Wednesday, November 19, 2014

Grow Your Own Local Firewood Using the Groasis Waterboxx

The U.S. has entered another cold snap, even before winter has officially begun.  This, after the fact, that for much of the United States, the 2013-2014 winter was the coldest in recent memory.  We are spending a great deal of money and non-renewable fossil fuels to heat our homes.  This wasn't always the case.  Humans first tamed fire and heated homes with firewood, an affordable renewable resource.  With the recent interest in biofuels and cost saving (which is always popular), many have a renewed interest in humanity's first fuel.

Firewood can be an excellent heat source during winter, and of course does not add any new carbon dioxide to the atmosphere (all carbon in wood was pulled from the air during the tree's growth).  However, it is very, very important that any firewood you use be grown very close to the area you plan to use it.  Transporting firewood across any distance can allow invasive and destructive insects and other pests to invade new trees, threatening whole forests.  The number of invasive insects alone -Asian Longhorn Beetles and Emerald Ash Borer to name only two in the author's area- is long and keeps increasing.  Firewood must be grown close to the site of its use.

However, many areas do not have a great deal of naturally occurring trees, and many of those alive in such areas are too valuable to be cut for firewood.  What can be done in this situation?

The answer is simple - plant fast growing trees with the Groasis Waterboxx, stagger when you harvest the trees, and use these trees for firewood.  What trees are both fast growing and suitable for firewood?  The five we recommend at Dew Harvest are the poplar (Populus species), the silver maple (Acer saccharinum), the Red Oak (Quercus rubra), the thornless Honeylocust (Gleditsia triacanthos inermis) and the Hackberry (Celtis occidentalis).

First, the poplar is extremely fast growing, with some hybrids growing up to 8 feet per year.  The poplar grows straight, with relatively short branches, allowing these trees to be packed densely.  Huge tree farms 25,000 acres large have been planted with nothing but hybrid poplars.

Poplars can also be grown from cuttings (vegetative reproduction).  This means several poplars can be started from cuttings every year.  This is remarkable simple, and can be done with the Groasis Waterboxx as well.

Because the poplar is so fast growing, it is not very dense and doesn't store as much energy per volume of wood (around 16 million BTU per cord) as other hardwoods.  As a comparison, natural gas currently costs $9.50 per million BTUs, while propane is $33.00 per million BTUs, and electricity is around $24.91 per million BTUs)  Because of this lower energy density, you can use poplar for kindling or starting a fire, and then chose another tree for its longer burning properties overnight.  For this, we recommend silver maple.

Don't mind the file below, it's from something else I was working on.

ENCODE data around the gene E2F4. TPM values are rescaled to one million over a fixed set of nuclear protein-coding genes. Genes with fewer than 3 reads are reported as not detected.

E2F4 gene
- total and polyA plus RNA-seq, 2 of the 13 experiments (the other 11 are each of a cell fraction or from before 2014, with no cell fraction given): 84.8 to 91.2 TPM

Silver maple is also very fast growing (the author has personally seen silver maple grow six feet in a year between a shed and fence with limited sunlight), but doesn't have quite as compact a form as the poplar.  Silver maple has branches that can spread out up to 40 feet, and will take slightly longer to reach maturity.  Silver maple, however, contains about 19 million BTU per cord and doesn't spark as much as poplar.

A third option for much of the country is red oak (Quercus rubra).  This oak is almost as fast growing as silver maple but gives 21.7 million BTU per cord.  Red oak grows in zones 3-8 (all but the most southern part of the country) and have some drought tolerance, improved when planted with the Waterboxx.   This tree can easily grow two feet a year even without the Waterboxx, and more with it.

A very drought resistant tree with a high energy density is the Honey Locust (Gleditsia triacanthos inermis).  This tree has 25.8 million BTUs per cord, light smoke, and is easy to split.  It is so drought resistant that it is easily grown in most parts of the country if planted with a Groasis Waterboxx.  Buy the Thornless Honeylocust.

Slightly less drought resistant but a very tough tree is the Hackberry (Celtis occidentalis).  This tree grows in zones 3-9, withstands some drought, as well as strong winds and pollution.  It has 21 million BTUs per cord of firewood, doesn't spark, doesn't smoke, and is easy to split, making it and ideal firewood tree.   Buy the Hackberry here.

When growing these or any trees for firewood, you must obtain the young trees for a good initial price and ensure that they survive to adulthood.  Poplars are not generally available from garden centers; buying maples from these stores will be both expensive and futile since their roots are so malformed that they will grow very slowly.  Because of these issues, we recommend buying bare root trees from the Arbor Day Foundation.  With a ten dollar membership, bare root trees cost around five dollars each, and can be ordered in large quantities for significantly cheaper than that.